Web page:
aesthetically inclined jennifer liano discovers that -- in san francisco, at least -- life imitates art
To the bird watchers of San Francisco, Jennifer Liano is that rara avis: a native. Born to royalty (her grandfather was an Italian count), she regards her fiefdom of cable cars and Victorian houses with affection. "San Francisco is the most beautiful city in the United States, and if you're young, it can be the most free and exciting." She's proud of her city and her Italian background, as well as of the things she makes from the knickknacks of yesterday found while prowling the "junktique" shops just across the bay. But the city is only a base of operations for free-spirited Jennifer.
Partly at the insistence of her father, who wanted her to go to art school in Florence and marry a prince, she decided last summer to make the European scene. Along with a friend from San Jose State College, she bought a secondhand camper and toured the Continent for three months, visiting relatives in Rome and Naples, finally abandoning the camper when it broke down to hitchhike to Spain. European manners and morals left an indelible impression on Jennifer, as did the people she met. "Most of southern Europe is terribly poor," she says, "but the people are great, especially the kids. The next time I do Europe, though, I'm going to go to the Scandinavian countries. I met some Swedish students in Spain and they're impressive -- beautiful, independent, into politics and social action." Back at home base, Jennifer is very much into the art scene; she's developed a bent for making rings and for painting. Her interest in the arts also carries over to the world of rock. "I once wrote a song for friends in a group called Cold Blood and stood in the wings at the Fillmore when they played it. It never went anyplace, but writing it was good practice. I find myself picking up on the lyrics a lot now, not just digging the sound. Music means a great deal to me and I wouldn't mind playing in a group. If I did, I think I'd try the harmonica. It's a private instrument, not like an electric guitar or drums. It's strictly for loners, people like the character Peter Fonda plays in Easy Rider." The memory of that movie makes her smile suddenly. "I think Peter would be a lot of fun to date. He's easy for me to identify with; he's easygoing and not hung up and, most of all, he's free." Student protesters and others actively interested in freedom usually have a basic political philosophy, as well as a shared concept of the realities of life, and Jennifer is no exception. "I went to San Francisco State for a quarter and I was there when Hayakawa jumped onto the sound truck; I thought he was insane. I was with the strike all the way, but I think it shook up the school too much. I dropped out and so did a lot of others, because we didn't know if there was still going to be a school. It made me think about the future and where I fit into it. I'm not a deep thinker about life, but I do know it's pretty much what you want it to be. You can't afford to be afraid; you have to be completely out front and you have to really dig yourself." Although she likes the city, Jennifer is also at home in the country and is fond of everything from the rocks and waves of Big Sur to the rolling hills of a ranch owned by family friends at Santa Rosa, where she enjoys riding horses among the redwoods. Perhaps most of all, she prefers the seclusion of her brother's A-frame high in the mountains near San Bernardino, where she sometimes hides out with her dog, "dirty, smelly, funky Charley." Despite her outlook on life and love of personal freedom, Jennifer doesn't consider herself a hippie. "Too many kids are hippies because that's the thing to be -- this year; a lot of them are just costume freaks." But she doesn't deny that life styles are changing, hers among them. "I can't do the nine-to-five bit; I've tried it. I don't want to feel tied down; I want to feel free. That's why I'm interested in art, in making things -- expressing yourself is a form of freedom. I like to stay home and paint and make rings and think about what's ahead. When I was in high school, I really didn't have to think. After all, I had my parents, I had my school, I was accepted by my family and my friends. I was even a pompon girl -- I did the whole thing, honest -- and I was so ashamed of being skinny I used to pad my hips. But the summer I got out, I really had life laid on me. Good friends of mine at school were busted for drugs, and I started meeting far-out people at the Be-ins and the Monterey Pop Festival. Really far-out. Maybe the most important thing I learned is that being free is being yourself." By that definition, Jennifer Liano is one of the freest souls we know.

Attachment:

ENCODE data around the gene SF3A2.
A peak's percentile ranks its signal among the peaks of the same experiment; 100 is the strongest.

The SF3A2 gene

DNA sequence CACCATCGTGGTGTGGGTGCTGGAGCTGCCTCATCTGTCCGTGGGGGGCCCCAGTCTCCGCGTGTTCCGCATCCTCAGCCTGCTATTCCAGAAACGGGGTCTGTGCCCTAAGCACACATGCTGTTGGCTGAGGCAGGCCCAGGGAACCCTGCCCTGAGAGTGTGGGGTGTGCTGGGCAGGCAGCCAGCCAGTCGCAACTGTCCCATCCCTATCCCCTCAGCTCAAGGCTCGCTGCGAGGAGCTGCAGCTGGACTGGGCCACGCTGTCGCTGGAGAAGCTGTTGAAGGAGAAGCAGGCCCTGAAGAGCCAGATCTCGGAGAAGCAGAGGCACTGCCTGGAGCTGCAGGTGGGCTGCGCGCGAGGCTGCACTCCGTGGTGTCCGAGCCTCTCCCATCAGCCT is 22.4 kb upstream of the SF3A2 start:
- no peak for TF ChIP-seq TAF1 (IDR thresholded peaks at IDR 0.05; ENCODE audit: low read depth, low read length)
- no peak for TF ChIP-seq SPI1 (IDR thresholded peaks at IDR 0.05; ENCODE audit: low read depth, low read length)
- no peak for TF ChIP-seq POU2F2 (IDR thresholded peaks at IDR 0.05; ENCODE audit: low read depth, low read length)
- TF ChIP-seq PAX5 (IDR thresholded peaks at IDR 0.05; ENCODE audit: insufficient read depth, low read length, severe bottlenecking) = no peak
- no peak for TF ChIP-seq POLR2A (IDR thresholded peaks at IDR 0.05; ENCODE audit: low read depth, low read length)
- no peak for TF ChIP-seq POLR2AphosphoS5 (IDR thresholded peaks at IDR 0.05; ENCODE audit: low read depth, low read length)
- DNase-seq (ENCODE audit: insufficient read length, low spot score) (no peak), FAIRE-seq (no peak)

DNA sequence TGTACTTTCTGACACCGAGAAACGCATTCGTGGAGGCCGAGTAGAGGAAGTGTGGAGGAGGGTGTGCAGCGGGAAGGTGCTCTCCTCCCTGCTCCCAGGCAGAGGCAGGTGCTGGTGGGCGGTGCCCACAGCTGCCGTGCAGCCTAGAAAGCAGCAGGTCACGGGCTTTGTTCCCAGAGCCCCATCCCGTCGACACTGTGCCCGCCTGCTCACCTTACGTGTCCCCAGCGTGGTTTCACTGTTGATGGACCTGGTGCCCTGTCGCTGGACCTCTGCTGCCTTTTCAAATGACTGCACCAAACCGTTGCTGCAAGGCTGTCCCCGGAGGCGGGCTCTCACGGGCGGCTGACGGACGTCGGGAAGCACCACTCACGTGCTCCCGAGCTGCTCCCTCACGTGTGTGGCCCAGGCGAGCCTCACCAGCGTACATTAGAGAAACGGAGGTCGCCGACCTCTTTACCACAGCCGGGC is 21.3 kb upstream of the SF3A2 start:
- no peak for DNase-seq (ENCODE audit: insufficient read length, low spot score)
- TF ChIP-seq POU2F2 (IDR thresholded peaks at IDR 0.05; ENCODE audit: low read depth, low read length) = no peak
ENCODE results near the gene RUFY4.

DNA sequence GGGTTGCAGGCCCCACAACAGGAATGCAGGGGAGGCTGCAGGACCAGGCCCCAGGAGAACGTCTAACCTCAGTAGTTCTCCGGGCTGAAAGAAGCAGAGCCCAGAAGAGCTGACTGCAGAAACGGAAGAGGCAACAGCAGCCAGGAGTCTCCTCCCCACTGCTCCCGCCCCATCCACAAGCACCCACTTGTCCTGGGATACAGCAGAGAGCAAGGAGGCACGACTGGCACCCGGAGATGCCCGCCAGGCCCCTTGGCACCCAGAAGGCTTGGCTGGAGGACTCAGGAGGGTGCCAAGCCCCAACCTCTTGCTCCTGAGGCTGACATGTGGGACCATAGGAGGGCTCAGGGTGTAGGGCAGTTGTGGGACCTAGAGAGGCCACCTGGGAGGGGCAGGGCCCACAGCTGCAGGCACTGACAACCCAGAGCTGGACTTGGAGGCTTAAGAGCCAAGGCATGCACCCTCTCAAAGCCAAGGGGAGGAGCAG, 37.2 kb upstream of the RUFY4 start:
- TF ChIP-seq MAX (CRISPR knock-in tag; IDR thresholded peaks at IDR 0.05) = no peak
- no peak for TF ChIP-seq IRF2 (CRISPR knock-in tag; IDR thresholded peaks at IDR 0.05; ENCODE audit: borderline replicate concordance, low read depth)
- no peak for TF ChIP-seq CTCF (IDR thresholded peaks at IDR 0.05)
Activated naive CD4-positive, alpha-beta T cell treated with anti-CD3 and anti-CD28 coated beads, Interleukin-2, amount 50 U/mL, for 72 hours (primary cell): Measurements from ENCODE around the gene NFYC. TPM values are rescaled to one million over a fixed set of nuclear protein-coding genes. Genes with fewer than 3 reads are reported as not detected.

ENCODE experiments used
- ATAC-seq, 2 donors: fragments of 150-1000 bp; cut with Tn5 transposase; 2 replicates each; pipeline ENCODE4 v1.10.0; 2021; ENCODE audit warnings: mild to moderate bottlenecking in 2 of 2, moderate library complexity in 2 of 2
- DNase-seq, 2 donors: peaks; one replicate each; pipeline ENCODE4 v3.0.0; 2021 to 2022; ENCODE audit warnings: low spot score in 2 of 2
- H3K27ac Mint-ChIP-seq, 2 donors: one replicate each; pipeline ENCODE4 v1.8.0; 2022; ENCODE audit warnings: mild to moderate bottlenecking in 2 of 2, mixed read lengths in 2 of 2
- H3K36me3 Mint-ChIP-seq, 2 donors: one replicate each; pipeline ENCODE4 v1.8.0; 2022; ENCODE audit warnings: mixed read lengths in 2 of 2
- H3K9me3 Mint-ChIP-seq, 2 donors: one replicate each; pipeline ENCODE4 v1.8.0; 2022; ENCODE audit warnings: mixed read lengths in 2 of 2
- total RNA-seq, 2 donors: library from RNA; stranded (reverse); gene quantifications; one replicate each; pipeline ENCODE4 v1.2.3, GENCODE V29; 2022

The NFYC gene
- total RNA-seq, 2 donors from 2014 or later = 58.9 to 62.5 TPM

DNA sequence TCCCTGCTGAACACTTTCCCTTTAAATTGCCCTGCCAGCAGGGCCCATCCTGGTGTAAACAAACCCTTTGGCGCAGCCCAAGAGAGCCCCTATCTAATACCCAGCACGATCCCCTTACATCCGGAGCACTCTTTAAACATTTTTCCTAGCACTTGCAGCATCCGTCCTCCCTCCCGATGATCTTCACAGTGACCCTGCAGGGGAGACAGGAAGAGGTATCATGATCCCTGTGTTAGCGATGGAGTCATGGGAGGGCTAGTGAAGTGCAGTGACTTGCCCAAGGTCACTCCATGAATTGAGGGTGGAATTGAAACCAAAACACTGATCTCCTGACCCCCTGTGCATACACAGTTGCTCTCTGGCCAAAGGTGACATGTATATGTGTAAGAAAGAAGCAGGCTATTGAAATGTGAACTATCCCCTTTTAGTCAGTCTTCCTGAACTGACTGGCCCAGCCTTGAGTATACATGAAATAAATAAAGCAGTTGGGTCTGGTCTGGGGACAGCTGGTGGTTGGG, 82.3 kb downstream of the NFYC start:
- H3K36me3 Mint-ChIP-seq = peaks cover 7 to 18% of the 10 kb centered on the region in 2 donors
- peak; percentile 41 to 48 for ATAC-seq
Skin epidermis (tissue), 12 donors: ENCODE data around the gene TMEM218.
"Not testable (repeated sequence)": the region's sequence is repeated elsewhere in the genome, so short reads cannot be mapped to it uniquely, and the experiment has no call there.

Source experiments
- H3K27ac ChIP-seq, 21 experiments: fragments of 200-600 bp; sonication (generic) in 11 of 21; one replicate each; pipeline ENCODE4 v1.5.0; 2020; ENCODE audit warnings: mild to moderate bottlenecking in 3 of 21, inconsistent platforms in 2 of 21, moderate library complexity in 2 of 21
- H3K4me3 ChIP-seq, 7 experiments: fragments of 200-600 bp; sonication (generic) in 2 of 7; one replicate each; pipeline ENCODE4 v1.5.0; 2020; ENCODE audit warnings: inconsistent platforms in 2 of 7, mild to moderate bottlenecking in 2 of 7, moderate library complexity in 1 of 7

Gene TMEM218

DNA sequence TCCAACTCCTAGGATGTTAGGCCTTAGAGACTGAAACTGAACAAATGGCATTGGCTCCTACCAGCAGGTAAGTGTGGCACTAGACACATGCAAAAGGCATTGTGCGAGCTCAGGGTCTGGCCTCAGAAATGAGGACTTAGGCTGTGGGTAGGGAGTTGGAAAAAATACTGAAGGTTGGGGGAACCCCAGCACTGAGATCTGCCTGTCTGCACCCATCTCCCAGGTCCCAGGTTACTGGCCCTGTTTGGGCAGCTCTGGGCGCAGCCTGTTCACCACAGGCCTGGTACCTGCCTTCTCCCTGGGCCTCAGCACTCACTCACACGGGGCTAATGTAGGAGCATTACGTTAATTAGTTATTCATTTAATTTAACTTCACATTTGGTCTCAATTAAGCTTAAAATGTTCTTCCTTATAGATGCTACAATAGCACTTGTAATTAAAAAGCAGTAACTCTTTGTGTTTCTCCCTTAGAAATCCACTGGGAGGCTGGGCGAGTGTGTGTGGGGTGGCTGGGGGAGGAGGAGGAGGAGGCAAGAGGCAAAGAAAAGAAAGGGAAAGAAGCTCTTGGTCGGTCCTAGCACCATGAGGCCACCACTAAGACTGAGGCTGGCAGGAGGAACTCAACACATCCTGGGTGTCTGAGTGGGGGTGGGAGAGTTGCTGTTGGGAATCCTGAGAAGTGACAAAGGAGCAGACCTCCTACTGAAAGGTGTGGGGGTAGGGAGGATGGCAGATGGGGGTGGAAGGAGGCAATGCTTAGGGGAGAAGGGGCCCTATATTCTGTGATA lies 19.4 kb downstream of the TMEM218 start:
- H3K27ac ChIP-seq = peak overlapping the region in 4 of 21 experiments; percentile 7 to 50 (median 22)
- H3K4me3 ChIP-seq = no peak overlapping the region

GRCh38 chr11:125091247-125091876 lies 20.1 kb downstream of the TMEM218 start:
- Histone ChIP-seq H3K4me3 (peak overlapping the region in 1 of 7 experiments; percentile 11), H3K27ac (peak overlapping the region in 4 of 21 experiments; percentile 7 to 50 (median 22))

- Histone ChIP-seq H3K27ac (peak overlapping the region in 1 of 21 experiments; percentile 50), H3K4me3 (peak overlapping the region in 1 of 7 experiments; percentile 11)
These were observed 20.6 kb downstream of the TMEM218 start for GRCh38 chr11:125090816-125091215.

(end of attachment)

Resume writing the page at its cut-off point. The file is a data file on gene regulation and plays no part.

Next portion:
Photography by Dwight Hooker